The Grand Island Independent. April 13, 2014.
Civic engagement important during election season
With the May 13 primary election fast approaching, voters face a daunting challenge to select from a confounding number of candidates in state and local races, including a broad field of seven candidates for the U.S. Senate and eight for governor.
Nebraska is, indeed, blessed to have so many strong, qualified leaders willing to serve in public office.
Nebraska is a closed primary state which means only voters registered as Democrat, Republican, or Libertarian can vote.
In addition to the high profile races for U.S. Senate and governor there are other important races for state auditor, attorney general, secretary of state, state treasurer, three races for U.S. Congress and a host of other local and regional offices. Again, this election season has drawn a stellar batch of candidates across the board.
Republicans dominate the ballot in the two major Nebraska races and voters are finding it difficult to simply keep all the names straight, let alone develop meaningful insight into the relative differences and core values of each candidate. With so many candidates vying to advance through the primary, debates, campaign stops, press conferences and, of course, campaign advertising have become an omnipresent part of life this spring.
The clutter of campaign advertising messages on the airwaves does little to enlighten the electorate, but certainly serves to cause would-be voters to either tune out or react emotionally. Campaign strategists often bank on negative advertising to get their candidates elected. Many studies have been conducted to gauge the impact of negative or attack advertising; however, no conclusive results have proven the effectiveness of this type of advertising. In fact, political ads are simply too nuanced to be neatly categorized as either positive or negative.
As a general rule of thumb, the coveted voter reacts with revulsion upon viewing an attack ad about his or her candidate, but sees wisdom and enlightenment in an equally negative ad directed at an opposing candidate. We believe that Nebraskans are more skeptical of negative advertising than voters in the urbanized parts of the country and that they are more engaged and fiercely independent.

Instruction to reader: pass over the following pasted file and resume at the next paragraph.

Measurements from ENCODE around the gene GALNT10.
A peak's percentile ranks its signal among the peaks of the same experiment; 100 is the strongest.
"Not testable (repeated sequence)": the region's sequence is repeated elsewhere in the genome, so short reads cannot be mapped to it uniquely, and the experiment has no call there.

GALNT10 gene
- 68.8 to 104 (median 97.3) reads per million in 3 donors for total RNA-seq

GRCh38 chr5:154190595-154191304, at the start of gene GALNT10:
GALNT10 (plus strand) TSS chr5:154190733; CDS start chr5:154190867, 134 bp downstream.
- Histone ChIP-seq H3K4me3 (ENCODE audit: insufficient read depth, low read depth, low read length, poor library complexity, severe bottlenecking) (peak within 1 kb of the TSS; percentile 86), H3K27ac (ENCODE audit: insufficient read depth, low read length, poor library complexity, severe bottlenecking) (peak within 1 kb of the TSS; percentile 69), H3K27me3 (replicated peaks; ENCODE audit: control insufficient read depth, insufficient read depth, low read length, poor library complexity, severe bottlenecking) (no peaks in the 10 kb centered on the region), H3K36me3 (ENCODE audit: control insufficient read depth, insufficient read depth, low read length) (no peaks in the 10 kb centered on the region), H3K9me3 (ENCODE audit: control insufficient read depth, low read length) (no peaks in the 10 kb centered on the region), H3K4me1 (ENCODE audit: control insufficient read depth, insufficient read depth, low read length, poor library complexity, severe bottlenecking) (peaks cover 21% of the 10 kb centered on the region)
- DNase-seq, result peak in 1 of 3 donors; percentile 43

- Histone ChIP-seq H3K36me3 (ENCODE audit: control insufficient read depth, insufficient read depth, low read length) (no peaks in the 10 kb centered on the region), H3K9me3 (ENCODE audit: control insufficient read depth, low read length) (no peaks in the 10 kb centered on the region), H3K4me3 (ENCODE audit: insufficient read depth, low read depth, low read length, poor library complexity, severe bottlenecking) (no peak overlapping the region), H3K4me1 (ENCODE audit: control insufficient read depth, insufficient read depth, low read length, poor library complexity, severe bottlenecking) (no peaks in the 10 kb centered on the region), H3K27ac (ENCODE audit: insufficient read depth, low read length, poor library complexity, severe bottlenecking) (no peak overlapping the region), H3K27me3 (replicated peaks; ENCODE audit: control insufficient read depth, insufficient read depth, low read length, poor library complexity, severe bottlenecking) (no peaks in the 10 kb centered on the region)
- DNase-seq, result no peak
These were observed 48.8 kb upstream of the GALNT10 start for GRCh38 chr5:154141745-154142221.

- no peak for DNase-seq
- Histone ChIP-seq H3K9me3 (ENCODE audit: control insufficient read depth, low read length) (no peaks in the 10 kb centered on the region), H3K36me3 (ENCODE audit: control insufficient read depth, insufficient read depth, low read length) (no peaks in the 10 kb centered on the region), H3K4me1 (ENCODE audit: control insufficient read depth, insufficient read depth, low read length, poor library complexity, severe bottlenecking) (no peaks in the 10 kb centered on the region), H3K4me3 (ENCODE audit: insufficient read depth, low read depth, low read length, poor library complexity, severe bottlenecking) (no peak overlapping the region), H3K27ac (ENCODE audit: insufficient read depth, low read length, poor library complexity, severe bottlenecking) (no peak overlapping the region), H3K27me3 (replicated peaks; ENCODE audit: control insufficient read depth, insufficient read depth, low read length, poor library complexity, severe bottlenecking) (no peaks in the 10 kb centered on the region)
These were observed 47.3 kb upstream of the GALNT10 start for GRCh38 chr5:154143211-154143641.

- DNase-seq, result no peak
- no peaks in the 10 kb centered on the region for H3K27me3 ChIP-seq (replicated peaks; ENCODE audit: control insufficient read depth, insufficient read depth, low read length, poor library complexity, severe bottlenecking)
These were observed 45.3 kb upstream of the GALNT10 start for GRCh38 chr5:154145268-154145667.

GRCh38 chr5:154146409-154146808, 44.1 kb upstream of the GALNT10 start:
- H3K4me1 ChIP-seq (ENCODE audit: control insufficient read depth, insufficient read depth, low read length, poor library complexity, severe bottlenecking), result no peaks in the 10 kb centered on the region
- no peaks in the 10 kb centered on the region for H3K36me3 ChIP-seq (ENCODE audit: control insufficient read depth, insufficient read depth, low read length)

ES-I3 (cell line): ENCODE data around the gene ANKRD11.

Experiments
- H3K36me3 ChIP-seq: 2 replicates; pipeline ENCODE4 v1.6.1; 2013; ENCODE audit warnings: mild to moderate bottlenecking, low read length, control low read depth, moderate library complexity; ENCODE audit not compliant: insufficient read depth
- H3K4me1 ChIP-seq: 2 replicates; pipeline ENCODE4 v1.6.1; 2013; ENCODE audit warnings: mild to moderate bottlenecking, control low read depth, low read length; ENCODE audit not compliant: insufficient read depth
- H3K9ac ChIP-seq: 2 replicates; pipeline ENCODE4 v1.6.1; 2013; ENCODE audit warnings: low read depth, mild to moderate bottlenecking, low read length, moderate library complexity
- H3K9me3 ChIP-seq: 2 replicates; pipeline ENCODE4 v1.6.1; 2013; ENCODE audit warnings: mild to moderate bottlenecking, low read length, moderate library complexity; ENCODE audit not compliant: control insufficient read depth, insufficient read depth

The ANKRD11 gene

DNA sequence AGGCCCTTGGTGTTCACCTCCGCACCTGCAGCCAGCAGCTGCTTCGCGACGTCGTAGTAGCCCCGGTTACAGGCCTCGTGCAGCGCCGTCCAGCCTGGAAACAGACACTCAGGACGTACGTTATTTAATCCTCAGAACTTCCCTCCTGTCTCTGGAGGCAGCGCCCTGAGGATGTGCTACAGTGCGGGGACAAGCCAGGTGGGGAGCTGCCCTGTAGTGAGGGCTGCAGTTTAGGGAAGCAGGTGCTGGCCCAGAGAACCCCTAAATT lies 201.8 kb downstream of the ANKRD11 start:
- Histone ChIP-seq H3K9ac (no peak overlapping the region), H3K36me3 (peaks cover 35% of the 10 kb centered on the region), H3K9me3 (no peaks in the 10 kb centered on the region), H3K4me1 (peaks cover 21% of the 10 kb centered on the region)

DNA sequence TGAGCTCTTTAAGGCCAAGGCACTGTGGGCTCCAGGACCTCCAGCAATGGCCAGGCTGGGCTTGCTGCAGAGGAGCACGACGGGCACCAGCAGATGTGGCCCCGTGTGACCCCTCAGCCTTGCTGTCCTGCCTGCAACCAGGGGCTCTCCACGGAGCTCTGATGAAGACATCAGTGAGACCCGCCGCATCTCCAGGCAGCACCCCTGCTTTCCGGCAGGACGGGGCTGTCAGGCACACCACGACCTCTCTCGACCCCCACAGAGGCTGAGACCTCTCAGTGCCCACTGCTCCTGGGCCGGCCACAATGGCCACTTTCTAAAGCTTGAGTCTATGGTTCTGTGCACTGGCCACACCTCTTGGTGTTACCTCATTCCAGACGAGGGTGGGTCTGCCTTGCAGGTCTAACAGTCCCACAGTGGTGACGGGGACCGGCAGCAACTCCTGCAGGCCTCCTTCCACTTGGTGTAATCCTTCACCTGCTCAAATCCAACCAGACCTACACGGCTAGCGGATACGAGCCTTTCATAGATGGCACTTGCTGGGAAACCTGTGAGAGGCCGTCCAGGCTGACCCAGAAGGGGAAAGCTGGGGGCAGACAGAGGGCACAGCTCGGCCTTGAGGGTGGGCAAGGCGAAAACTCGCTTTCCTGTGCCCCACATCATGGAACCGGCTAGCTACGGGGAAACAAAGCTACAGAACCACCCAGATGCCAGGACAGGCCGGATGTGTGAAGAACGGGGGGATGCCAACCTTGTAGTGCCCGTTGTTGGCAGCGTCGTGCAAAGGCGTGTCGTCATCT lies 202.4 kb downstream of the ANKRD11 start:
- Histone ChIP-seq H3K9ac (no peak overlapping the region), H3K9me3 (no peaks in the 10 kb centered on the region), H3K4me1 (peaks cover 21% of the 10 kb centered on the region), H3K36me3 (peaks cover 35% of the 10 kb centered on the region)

Civic engagement is enormously important in our free society. The best choices are made by informed voters. The flood of negative political advertising tends to polarize and disenfranchise the electorate. We urge Nebraska citizens to look beyond the polished and pointed messages; pay close attention to the candidate's background, what they stand for, and what they are saying. Then, go to the polls and exercise the great privilege of deciding who will lead. The future of Nebraska rests with those who take their civic responsibility seriously.
Scottsbluff Star-Herald. April 12, 2014.
Innovation: Ag, science team up to extract more value from Nebraska farm products
In Nebraska, agriculture is the engine that runs the state's economy. It requires land and water. Because new sources of either are unlikely, the greatest opportunities for growth come from making the most of what the industry already has.
There's a lot of good news on that front.
Bioenergy industry officials expect this to be a breakout year for production of cellulosic ethanol, which uses crop waste and non-edible plants. Although the first commercial production of cellulosic ethanol began more than a decade ago, biomass plants in Iowa and Kansas will be expanding capacity, making use of corncobs, leaves, husks and stalks that pass through combines during harvest. Two plants in Iowa that cost more than $225 million each to build will begin making 20 million to 30 million gallons of ethanol annually.
Present practices use corn as raw material. Although distillers' grains, a major byproduct of ethanol production, is used as cattle feed, the industry has come under fire for increasing demand for corn, which raises the price of cattle feed, and for growing crops for fuel instead of food. Cellulosic ethanol answers those concerns by deriving more value from materials that would otherwise go to waste.
But another industry has its eye on the same resource. Pellet Technology USA, a biorefinery startup in Gretna, is developing a process to convert the same leftovers, known as corn stover, into feed pellets for livestock, based on a research trial administered at University of Nebraska-Lincoln research feedlots. It will provide a readily available, low-cost feed option to livestock producers, making them less dependent on feed grain markets.
"Because of shifts in forage availability and corn prices and the increase in corn yield, we believe this is the greatest opportunity for beef cattle producers in Nebraska and surrounding states," James MacDonald, associate professor and beef cattle nutritionist in the department of animal science at the University of Nebraska-Lincoln, told the Omaha World-Herald.